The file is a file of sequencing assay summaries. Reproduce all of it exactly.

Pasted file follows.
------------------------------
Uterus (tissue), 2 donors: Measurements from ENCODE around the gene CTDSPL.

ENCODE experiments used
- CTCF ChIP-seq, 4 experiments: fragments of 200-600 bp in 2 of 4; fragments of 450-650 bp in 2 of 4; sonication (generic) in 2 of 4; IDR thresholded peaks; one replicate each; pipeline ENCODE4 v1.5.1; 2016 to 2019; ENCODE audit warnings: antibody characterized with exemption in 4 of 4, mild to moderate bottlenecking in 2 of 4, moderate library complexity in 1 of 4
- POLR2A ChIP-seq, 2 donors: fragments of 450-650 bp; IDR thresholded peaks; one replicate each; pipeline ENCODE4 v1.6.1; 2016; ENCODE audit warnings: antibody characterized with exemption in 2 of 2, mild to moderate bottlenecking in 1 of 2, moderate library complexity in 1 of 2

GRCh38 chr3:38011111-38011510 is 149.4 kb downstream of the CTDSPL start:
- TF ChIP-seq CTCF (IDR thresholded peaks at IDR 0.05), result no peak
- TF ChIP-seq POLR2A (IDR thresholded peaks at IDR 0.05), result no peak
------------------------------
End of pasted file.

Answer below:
Uterus (tissue), 2 donors: Measurements from ENCODE around the gene CTDSPL.

ENCODE experiments used
- CTCF ChIP-seq, 4 experiments: fragments of 200-600 bp in 2 of 4; fragments of 450-650 bp in 2 of 4; sonication (generic) in 2 of 4; IDR thresholded peaks; one replicate each; pipeline ENCODE4 v1.5.1; 2016 to 2019; ENCODE audit warnings: antibody characterized with exemption in 4 of 4, mild to moderate bottlenecking in 2 of 4, moderate library complexity in 1 of 4
- POLR2A ChIP-seq, 2 donors: fragments of 450-650 bp; IDR thresholded peaks; one replicate each; pipeline ENCODE4 v1.6.1; 2016; ENCODE audit warnings: antibody characterized with exemption in 2 of 2, mild to moderate bottlenecking in 1 of 2, moderate library complexity in 1 of 2

GRCh38 chr3:38011111-38011510 is 149.4 kb downstream of the CTDSPL start:
- TF ChIP-seq CTCF (IDR thresholded peaks at IDR 0.05), result no peak
- TF ChIP-seq POLR2A (IDR thresholded peaks at IDR 0.05), result no peak